Q&A with Loretta: Happy talk and enchanted evenings
A incredible dream come true. Good fortune. Hard work. A Tony nomination. A lifestyle change. Sharing aloha and Spam musubi.
These reflections of Loretta Ables Sayre, a Mililani Mauka resident, will live forever because she was lucky enough to land the role of Bloody Mary in an exquisite Broadway revival of the beloved Rodgers and Hammerstein musical “South Pacific,” which just closed this past Sunday after a two-and-a-half-year run at the Vivian Beaumont Theater at Lincoln Center.
“This has been the most unexpected, most thrilling and most gratifying opportunity and job I have ever had in in my life,” Ables Sayre said in an exit interview.
Before Bloody Mary, she was a chick singer of jazz and pop standards at upscale hotels like the Halekulani and the Kahala Resort. She starred in two productions of “You Somebody” at Diamond Head Theatre, which galvanized her star status in the Islands.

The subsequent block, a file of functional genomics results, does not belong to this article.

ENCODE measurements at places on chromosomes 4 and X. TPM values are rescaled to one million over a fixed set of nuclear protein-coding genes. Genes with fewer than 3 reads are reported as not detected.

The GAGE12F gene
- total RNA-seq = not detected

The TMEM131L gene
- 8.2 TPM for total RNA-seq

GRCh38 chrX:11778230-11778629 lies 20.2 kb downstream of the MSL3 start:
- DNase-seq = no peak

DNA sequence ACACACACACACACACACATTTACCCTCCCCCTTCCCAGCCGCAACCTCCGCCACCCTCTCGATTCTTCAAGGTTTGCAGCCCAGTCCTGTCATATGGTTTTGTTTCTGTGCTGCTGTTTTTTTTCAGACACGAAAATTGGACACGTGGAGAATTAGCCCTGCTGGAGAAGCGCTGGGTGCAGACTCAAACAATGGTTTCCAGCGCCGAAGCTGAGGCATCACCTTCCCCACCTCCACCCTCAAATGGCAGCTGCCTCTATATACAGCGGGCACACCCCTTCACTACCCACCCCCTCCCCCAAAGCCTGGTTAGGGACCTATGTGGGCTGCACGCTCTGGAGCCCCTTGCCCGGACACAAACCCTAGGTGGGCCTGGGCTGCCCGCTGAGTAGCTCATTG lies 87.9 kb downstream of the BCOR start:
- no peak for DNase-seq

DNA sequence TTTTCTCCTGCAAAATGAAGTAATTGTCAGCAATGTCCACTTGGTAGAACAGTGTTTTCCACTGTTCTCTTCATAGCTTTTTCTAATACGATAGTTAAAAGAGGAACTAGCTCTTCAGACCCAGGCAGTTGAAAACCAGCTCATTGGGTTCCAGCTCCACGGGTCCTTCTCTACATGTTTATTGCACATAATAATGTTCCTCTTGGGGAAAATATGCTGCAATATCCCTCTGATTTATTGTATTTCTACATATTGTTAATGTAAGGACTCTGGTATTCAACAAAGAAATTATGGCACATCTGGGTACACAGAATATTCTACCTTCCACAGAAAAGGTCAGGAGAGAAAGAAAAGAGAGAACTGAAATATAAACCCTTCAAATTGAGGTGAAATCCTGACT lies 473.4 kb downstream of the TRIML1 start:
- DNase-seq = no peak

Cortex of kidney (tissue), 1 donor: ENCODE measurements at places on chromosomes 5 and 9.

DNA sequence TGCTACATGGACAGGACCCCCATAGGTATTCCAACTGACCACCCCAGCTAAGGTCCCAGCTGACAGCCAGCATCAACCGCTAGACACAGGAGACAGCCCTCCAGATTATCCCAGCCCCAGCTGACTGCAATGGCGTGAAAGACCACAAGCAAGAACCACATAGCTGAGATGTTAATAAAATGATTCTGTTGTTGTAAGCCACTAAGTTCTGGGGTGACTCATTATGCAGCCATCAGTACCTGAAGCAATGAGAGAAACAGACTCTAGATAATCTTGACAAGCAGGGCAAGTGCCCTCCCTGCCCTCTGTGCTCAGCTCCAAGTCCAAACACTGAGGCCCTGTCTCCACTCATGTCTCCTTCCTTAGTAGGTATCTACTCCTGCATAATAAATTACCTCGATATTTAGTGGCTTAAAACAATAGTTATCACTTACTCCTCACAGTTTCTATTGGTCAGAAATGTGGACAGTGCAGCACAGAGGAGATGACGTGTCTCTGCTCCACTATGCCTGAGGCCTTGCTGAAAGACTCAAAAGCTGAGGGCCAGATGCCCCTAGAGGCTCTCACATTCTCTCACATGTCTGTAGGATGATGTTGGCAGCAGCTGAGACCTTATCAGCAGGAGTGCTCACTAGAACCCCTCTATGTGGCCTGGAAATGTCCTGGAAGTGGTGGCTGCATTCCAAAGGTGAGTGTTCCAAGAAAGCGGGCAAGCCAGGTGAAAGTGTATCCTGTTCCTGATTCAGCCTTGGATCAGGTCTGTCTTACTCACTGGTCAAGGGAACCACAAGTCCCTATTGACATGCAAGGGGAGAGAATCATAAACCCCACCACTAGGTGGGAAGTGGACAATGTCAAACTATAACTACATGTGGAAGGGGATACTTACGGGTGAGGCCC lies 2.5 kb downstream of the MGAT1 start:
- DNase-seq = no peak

But she was 50, describing herself as round and brown (a “plus” woman, of mixed heritage including Filipino) when she made her Broadway debut. By New York standards, she was a late bloomer — but the experience ultimately transformed her life. Now 52, she’s wiser and seasoned — leaving her mark on the Great White Way by delivering two big show numbers, “Bali Ha’i” and “Happy Talk,” in the classic “South Pacific.”
“As soon as I got to my dressing room after the final bows on Sunday, I cranked up my iPod and played the Sunday Manoa (especially Robert Cazimero’s voice, she noted) and sang along out LOUD to “Honolulu, I am coming back again.”
While she had passion and dedication, to the show and to her character, she is so ready to resettle and readjust to a “normal” life back home in the Islands. You know, putter around the house and garden, schmooze with her dog Makamaka, be a tita again, bake cookies and cakes to her heart’s content.